Phase one included pruning and removing dead or dying trees in the park, as well as grading the site; retaining walls along the center berm area; fencing along I Street, SW and portions of 3rd Street and Wesley Place; playground equipment and soft surfacing were installed in the center berm area; and utilities work. A second phase will cost $270,000 and is still unfunded. The second phase will include storm water retention; more retaining walls; and repaving and scoring of the sidewalks. Two other playgrounds in the neighborhood are supposed to be upgraded later this year as a part of the Play DC Playground Improvement Initiative, including ones at King-Greenleaf Recreation Center and Randall Community Center. A ribbon-cutting ceremony will be announced soon for the 3rd & I Street Park.

Thursday, August 14, 2014

Permits Filed for Waterfront Station Apartment Building

As reported yesterday in the Washington Business Journal, Waterfront Associates filed for building permits and expects to start construction on their planned 11-story, 365-unit rental apartment project at 1001 4th Street in November. This is the NW parcel at Waterfront Station, located to the north of the newly-opened Masala Art Indian restaurant. The building has been designed by Perkins Eastman and there will be a mix of junior 1BR, 1BR, 1BR/Den, 2BR and 2BR/Den units. In addition, 12 two-level townhouse units with 2BRs will be built with private entrances facing the new private drive and Makemie Place to the west. Approximately 5,000 square feet of retail space will be located on the ground level along 4th Street. The WBJ article describes some of the minor changes that were made to the building since the PUD was approved by the Zoning Commission almost a year ago: 
Glazing was removed, windows re-spaced, balconies shifted and roof structure materials changed from “high pressure laminate panel” to more durable horizontal wood plank. Also, a rooftop tree grove consisting of six trees has been added to the pool deck and the ground floor now includes a large lounge, dining and "hearth" rooms.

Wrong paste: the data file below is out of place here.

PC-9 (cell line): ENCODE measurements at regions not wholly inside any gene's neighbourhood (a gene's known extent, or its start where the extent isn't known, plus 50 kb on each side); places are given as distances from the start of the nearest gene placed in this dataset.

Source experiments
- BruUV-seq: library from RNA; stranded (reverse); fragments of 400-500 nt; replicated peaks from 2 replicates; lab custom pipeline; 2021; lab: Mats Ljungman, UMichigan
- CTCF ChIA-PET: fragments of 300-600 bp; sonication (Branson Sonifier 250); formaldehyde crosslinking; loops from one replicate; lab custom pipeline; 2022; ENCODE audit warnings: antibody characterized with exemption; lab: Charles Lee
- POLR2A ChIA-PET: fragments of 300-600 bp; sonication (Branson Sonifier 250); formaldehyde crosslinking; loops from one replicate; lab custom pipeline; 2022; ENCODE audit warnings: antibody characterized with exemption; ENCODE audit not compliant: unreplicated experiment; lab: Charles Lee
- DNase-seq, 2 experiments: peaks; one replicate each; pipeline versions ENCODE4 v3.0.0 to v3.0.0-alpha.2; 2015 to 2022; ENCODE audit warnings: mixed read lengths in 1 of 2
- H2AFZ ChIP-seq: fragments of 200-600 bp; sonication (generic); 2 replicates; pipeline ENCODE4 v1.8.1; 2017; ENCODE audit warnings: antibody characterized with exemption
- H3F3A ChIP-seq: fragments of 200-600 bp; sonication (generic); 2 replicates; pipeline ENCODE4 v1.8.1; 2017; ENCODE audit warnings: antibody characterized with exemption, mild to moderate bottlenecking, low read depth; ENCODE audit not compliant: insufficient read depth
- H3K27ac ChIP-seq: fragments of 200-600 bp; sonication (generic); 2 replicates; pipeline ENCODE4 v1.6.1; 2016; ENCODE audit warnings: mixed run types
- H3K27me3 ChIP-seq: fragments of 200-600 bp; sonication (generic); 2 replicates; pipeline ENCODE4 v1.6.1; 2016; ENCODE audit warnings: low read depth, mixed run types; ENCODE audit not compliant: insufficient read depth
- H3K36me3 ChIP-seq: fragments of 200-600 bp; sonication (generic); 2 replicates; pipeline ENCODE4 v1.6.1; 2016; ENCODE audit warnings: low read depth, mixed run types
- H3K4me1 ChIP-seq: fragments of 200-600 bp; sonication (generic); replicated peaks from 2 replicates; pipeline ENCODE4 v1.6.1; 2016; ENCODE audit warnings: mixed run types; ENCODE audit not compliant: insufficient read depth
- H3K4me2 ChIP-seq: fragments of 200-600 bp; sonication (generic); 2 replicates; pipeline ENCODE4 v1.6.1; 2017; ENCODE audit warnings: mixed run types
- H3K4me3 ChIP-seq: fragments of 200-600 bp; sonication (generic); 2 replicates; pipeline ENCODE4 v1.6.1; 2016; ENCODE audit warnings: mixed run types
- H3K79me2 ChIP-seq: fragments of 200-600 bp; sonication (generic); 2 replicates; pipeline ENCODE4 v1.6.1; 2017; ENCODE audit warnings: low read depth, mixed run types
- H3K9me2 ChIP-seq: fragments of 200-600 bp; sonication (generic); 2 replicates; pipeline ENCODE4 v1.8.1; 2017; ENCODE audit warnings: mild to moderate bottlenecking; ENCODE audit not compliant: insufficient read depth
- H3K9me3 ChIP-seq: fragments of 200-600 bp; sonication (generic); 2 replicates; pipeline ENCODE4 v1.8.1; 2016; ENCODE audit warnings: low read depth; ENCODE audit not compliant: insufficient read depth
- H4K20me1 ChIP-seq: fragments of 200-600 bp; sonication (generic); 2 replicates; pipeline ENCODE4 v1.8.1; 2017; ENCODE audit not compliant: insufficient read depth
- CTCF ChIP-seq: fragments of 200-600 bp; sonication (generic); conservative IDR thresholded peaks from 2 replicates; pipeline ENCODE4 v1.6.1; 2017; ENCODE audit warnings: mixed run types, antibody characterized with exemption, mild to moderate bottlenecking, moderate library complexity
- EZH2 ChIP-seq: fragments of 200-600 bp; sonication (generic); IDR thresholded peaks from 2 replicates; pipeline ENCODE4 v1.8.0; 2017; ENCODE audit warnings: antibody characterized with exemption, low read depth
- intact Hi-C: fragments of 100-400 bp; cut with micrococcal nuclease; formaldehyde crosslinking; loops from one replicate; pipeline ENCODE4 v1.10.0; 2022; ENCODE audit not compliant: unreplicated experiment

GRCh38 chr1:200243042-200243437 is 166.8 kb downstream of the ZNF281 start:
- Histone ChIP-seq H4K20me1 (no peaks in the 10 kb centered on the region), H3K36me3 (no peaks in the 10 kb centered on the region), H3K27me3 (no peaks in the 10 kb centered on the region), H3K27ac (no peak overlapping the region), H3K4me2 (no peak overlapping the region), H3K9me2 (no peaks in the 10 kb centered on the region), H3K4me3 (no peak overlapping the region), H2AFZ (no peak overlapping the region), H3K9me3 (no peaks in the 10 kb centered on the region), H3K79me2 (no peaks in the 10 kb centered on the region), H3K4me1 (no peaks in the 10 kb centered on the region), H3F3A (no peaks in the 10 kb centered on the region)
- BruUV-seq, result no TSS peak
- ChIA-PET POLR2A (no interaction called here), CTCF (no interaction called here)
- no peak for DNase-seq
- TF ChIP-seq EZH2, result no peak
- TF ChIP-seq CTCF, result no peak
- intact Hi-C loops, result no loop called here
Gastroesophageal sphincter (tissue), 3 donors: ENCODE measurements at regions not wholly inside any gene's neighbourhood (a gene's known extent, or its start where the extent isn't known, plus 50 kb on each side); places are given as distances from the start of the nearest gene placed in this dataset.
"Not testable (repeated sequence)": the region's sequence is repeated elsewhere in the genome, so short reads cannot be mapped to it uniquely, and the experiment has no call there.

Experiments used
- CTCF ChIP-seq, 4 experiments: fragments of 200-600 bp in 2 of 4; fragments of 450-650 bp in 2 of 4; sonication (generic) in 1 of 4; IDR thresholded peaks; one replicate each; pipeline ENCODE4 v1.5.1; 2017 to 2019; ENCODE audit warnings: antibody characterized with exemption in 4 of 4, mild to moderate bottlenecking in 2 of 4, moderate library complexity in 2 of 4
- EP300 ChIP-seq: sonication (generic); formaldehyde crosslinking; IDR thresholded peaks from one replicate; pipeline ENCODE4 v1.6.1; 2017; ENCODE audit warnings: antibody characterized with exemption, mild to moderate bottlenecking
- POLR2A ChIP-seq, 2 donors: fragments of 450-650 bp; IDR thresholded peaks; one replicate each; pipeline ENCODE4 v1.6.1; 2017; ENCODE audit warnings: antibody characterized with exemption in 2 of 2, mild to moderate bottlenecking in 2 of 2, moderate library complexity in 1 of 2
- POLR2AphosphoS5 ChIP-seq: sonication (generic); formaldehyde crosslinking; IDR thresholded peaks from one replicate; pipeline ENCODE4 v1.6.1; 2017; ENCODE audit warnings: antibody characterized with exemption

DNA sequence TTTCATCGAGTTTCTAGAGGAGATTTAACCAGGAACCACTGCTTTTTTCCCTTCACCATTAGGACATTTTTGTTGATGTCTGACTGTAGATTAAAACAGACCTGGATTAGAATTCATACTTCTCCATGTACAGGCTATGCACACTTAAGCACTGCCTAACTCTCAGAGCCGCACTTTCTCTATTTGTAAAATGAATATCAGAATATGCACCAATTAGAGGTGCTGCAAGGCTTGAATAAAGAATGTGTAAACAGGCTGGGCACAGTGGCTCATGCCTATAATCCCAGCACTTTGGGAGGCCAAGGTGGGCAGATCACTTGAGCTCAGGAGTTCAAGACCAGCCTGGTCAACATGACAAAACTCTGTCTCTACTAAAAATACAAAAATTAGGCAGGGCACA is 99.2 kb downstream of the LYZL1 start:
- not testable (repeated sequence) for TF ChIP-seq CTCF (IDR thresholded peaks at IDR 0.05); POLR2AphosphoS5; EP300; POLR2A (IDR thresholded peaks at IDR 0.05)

This will be the fifth of eight buildings to be built or renovated at Waterfront Station. So far, two office buildings fully leased to District agencies have been built with ground floor retail and the two former EPA headquarters buildings have been transformed into Sky House apartments. The NW parcel building is scheduled to deliver in the second half of 2016. 

Rendering courtesy of Waterfront Associates

'Nonuments Park' Will Soon Take Shape

On Saturday, August 23 from 12pm – 10pm, Washington Project for the Arts (WPA) will host Mud Dance, a free event which will allow the community to help make seating for the Lance Fung-designed Nonuments temporary park, to be built at Waterfront Station on the District-owned NE parcel on 4th Street (and possible location of a new SW branch library) as a part of the 5 x 5 public art project. Nonuments is described as “a temporary sculpture park featuring ‘monuments’ devoted not to the great but to ordinary people, to the ideals of democracy, and to the common struggles of humanity.” The benches will be constructed out of cob (a mixture of mud, straw, and recycled materials) and involves stomping on the mixture, hence the name Mud Dance. WPA asks that Mud Dance participants wear comfortable shoes and clothes that can get muddy. All ages are welcome to attend and there will be music. Food will be served at 12pm and 6pm between cob-making sessions. 

On the same day as the Mud Dance, the name of a DC resident who was chosen by lottery to have their portrait made into a garden at Nonuments Park will be unveiled. Artist Jennifer Wen Ma will create the garden and volunteers are needed to help build it on the following days and times:
  • August 23-24: 12pm – 6pm 
  • August 25-29: 9am – 1pm and 4pm – 8pm 
The rain date for both events will be on Sunday, August 24. 

Nonuments will be on display this fall and the opening reception will take place at Nonuments Park on September 6 from 11am to 1pm. Check out 5 x 5 for more information on events surrounding Nonuments, Ceremonies of Dark Men at Arena Stage, and other 5 x 5 projects throughout the city. 5 x 5 is a project of the DC Commission on the Arts and Humanities.

Wednesday, August 13, 2014